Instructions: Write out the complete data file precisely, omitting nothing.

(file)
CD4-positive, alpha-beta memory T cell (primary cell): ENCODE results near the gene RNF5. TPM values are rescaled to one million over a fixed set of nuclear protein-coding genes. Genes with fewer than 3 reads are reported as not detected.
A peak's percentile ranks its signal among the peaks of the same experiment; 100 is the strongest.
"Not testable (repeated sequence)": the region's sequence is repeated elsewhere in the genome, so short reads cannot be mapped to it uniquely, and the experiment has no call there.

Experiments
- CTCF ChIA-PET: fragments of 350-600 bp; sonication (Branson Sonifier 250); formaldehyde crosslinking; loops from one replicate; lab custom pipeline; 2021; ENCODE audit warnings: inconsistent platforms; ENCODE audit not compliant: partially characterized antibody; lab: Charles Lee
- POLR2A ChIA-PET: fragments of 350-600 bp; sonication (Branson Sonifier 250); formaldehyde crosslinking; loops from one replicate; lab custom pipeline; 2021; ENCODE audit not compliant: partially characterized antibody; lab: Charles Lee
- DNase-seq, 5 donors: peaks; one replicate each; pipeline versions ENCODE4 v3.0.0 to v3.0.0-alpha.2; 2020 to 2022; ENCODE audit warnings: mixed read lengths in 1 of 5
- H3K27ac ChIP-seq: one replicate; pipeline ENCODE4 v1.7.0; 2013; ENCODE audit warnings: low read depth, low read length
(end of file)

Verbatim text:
CD4-positive, alpha-beta memory T cell (primary cell): ENCODE results near the gene RNF5. TPM values are rescaled to one million over a fixed set of nuclear protein-coding genes. Genes with fewer than 3 reads are reported as not detected.
A peak's percentile ranks its signal among the peaks of the same experiment; 100 is the strongest.
"Not testable (repeated sequence)": the region's sequence is repeated elsewhere in the genome, so short reads cannot be mapped to it uniquely, and the experiment has no call there.

Experiments
- CTCF ChIA-PET: fragments of 350-600 bp; sonication (Branson Sonifier 250); formaldehyde crosslinking; loops from one replicate; lab custom pipeline; 2021; ENCODE audit warnings: inconsistent platforms; ENCODE audit not compliant: partially characterized antibody; lab: Charles Lee
- POLR2A ChIA-PET: fragments of 350-600 bp; sonication (Branson Sonifier 250); formaldehyde crosslinking; loops from one replicate; lab custom pipeline; 2021; ENCODE audit not compliant: partially characterized antibody; lab: Charles Lee
- DNase-seq, 5 donors: peaks; one replicate each; pipeline versions ENCODE4 v3.0.0 to v3.0.0-alpha.2; 2020 to 2022; ENCODE audit warnings: mixed read lengths in 1 of 5
- H3K27ac ChIP-seq: one replicate; pipeline ENCODE4 v1.7.0; 2013; ENCODE audit warnings: low read depth, low read length